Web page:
Dictionary of National Biography, 1912 supplement/Stacpoole, Frederick
STACPOOLE, FREDERICK (1813–1907), engraver, born in 1813, was apparently son of Edmund Stackpoole, lieutenant R.N., whose death was reported in the 'Navy List' of January 1816, and whose widow subsequently married a naval captain named Jefferies. He received his general education in Ghent, and later became a student at the Academy schools, gaining two silver medals in 1839 for a drawing from the antique, and in 1841 for the best copy made in the painting school. Circumstances induced him to give up his original intention of becoming a portrait painter in favour of engraving, and he devoted the best part of his life to this art. Most of his plates are executed in a mixed mezzotint (i.e. mezzotint in conjunction with line and stipple). His work was exclusively reproductive, including a large number of prints after Briton Riviere (chiefly published by Messrs. Agnew), Thomas Faed (chiefly published by Messrs. H. Graves), and C. Burton Barber. He also engraved pictures by Lady Butler, G. D. Leslie, Reynolds, Holman Hunt, Richard Ansdell, Sir Francis Grant, Sir J. W. Gordon, Landseer, Thomas Brooks, Frederick Goodall, Robert Collinson, Jerry Barrett, Alice Havers, Frederick Tayler, A. Bouvier, Philip R. Morris, and J. Sant. One of his most successful engravings is the 'Shadow of Death,' after Holman Hunt (1877). It is stronger and less mechanical in its style than the majority of his plates. 'Pot Pourri: Rose Leaves and Lavender,' after G. D. Leslie (1881), may also be singled out for the simplicity and breadth of its treatment. Among his most popular subjects were the 'Palm Offering,' after Frederick Goodall (1868), and the 'Roll Call,' after Lady Butler (1874).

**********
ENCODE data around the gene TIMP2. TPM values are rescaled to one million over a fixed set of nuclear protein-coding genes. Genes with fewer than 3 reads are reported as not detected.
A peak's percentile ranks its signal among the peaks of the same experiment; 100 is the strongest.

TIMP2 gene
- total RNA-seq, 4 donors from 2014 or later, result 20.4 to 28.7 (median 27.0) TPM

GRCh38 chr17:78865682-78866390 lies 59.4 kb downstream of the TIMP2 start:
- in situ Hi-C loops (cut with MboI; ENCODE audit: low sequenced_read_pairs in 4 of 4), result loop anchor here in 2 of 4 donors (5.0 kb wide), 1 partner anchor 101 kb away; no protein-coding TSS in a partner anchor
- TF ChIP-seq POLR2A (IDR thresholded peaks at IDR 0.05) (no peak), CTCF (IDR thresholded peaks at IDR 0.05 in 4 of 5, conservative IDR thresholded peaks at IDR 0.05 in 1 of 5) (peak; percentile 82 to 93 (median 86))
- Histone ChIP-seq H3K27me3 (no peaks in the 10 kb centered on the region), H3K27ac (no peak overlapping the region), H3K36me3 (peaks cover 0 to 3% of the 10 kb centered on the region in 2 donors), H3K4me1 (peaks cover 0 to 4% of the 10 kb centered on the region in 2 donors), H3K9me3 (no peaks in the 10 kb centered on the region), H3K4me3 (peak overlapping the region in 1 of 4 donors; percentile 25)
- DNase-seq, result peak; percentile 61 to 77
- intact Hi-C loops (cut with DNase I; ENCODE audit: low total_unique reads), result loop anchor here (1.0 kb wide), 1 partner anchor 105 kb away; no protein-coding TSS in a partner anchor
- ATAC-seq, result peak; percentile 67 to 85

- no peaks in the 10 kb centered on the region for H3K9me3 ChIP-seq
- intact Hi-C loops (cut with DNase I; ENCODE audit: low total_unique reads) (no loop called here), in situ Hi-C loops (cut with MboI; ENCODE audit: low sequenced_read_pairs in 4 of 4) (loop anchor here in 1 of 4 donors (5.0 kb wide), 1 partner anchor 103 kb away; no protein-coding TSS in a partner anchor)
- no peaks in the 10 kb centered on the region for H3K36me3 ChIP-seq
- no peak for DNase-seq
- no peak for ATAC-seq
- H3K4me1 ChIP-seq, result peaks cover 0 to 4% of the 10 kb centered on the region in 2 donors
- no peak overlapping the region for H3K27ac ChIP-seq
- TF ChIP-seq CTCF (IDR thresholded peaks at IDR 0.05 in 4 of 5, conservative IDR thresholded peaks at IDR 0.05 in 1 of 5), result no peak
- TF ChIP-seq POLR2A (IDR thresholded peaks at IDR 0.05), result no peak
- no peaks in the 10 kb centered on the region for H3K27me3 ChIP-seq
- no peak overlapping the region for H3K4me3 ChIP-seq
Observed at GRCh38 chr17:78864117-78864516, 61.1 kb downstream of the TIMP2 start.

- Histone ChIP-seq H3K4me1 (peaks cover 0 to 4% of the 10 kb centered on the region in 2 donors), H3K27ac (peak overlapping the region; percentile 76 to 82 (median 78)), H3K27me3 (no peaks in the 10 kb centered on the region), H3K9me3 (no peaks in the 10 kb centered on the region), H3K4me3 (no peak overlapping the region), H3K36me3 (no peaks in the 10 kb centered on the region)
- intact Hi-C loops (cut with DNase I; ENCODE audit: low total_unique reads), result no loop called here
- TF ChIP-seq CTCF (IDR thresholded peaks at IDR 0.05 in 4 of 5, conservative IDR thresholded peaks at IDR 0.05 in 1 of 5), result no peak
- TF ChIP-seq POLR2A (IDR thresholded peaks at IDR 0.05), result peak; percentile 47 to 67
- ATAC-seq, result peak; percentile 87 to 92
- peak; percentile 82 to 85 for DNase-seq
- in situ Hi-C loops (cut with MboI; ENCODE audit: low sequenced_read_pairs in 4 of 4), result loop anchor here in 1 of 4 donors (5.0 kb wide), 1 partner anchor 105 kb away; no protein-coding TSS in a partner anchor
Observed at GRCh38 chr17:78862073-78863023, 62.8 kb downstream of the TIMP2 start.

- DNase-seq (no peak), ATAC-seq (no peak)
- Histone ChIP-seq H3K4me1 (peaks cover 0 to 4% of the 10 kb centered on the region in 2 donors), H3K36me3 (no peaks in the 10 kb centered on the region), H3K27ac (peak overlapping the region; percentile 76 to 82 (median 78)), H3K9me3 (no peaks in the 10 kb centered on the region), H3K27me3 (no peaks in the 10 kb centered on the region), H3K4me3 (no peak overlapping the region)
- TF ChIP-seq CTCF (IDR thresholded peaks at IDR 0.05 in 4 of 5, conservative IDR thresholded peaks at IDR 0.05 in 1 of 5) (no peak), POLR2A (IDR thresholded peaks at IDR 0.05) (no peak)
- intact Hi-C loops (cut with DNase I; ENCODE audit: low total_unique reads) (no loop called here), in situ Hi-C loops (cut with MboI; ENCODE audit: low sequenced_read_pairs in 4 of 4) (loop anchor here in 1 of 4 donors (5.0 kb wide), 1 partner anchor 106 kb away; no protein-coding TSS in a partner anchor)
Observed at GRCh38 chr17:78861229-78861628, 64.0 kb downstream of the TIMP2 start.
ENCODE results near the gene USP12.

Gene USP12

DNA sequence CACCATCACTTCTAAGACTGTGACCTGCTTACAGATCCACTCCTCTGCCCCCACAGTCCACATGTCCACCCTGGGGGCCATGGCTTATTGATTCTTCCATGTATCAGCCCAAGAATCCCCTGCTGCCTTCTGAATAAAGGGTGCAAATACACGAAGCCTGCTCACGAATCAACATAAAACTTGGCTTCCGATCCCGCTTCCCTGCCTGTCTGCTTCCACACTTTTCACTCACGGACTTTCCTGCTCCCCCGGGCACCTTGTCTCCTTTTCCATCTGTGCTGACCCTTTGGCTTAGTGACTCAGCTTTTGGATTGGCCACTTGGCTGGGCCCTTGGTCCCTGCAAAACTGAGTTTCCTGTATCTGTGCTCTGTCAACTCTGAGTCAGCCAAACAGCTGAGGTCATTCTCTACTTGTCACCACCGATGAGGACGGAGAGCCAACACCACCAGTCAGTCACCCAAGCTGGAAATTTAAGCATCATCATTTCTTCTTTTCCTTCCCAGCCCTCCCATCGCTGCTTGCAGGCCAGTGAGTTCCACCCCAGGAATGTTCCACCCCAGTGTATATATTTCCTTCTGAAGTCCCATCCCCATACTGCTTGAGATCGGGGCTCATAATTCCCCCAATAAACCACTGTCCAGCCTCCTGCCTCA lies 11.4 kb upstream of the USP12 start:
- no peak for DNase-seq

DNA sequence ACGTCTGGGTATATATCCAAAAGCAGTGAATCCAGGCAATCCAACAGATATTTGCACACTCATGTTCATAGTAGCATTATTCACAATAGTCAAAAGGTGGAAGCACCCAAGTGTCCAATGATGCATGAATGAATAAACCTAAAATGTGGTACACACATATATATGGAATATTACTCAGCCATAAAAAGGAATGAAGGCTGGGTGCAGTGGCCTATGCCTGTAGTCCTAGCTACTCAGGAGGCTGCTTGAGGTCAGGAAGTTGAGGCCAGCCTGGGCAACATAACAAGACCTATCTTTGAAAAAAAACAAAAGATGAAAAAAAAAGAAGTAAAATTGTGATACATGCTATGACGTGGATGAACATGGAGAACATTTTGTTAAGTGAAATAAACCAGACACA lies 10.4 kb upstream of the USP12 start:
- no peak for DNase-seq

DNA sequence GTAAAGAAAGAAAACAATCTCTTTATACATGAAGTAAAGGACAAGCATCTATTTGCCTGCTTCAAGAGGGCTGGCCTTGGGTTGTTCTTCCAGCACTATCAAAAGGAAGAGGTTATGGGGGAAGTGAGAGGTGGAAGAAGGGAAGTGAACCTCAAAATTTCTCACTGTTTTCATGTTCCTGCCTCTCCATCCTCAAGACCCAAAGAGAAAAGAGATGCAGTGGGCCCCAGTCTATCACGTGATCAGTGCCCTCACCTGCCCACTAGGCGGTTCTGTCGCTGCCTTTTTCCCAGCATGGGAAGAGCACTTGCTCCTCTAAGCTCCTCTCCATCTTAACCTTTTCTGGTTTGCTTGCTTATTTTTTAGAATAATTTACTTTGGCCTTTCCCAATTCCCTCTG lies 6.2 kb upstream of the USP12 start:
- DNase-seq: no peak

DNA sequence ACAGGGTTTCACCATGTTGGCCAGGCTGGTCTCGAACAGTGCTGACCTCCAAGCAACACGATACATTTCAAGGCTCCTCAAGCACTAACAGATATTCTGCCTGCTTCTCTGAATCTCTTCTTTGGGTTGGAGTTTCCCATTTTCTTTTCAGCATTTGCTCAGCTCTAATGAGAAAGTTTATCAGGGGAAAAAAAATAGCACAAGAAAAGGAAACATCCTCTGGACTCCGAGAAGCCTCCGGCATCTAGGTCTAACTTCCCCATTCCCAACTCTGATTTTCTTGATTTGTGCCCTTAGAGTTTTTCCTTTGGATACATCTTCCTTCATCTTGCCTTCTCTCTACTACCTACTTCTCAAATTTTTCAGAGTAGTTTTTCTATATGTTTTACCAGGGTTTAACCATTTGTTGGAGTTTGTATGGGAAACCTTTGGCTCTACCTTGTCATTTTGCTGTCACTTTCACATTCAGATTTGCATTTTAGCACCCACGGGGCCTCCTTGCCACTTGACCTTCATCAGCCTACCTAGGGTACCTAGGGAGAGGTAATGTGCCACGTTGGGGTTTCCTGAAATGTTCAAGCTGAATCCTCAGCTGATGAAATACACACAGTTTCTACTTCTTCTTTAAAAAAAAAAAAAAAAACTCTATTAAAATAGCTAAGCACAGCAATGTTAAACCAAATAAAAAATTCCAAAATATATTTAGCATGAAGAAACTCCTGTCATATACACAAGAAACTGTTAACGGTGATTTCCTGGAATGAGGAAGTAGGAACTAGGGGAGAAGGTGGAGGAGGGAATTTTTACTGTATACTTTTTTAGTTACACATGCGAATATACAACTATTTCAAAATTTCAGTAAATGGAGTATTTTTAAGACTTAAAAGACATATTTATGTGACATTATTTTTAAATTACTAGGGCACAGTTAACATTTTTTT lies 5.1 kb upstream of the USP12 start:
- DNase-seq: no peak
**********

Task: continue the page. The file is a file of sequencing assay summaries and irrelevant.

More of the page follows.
He was a regular exhibitor at the Royal Academy from 1842 to 1899. He was elected an associate in 1880, retiring from active membership in 1892 (being the last engraver made associate until the election of Frank Short and William Strang in 1906). His first Royal Academy exhibit (1842) was an oil portrait, and he exhibited six other paintings (portrait, subject, and landscape) at the Academy between 1843 and 1869, but from 1858 to 1893 his regular contributions were engravings. He also exhibited paintings at the Society of British Artists between 1841 and 1845. Two of his earliest published engravings are after Sir Edwin Landseer, and both are done in collaboration with other engravers, i.e. 'Peace' with T. L. Atkinson (1848), and the 'Hunted Stag' (engraved under the title of the 'Mountain Torrent') with Thomas Landseer (1850) (both after pictures from the Vernon collection, now in the National Gallery of British Art). During the last ten years of his life he again took up painting, sending five small subject pictures to the Royal Academy between 1894 and 1899. He died in London on 19 Dec. 1907, and was buried in Brompton cemetery. In 1844 he married Susannah Atkinson, and had issue four daughters and one son.
[The Times, 21 Dec. 1907; Lists of the Printsellers' Association; A. Graves, Dict. of Artists, 1895, and Royal Acad. Exhibitors; Cat. of Soc. of Brit. Artists; information supplied by his daughter, Mrs. Arthur Bentley.]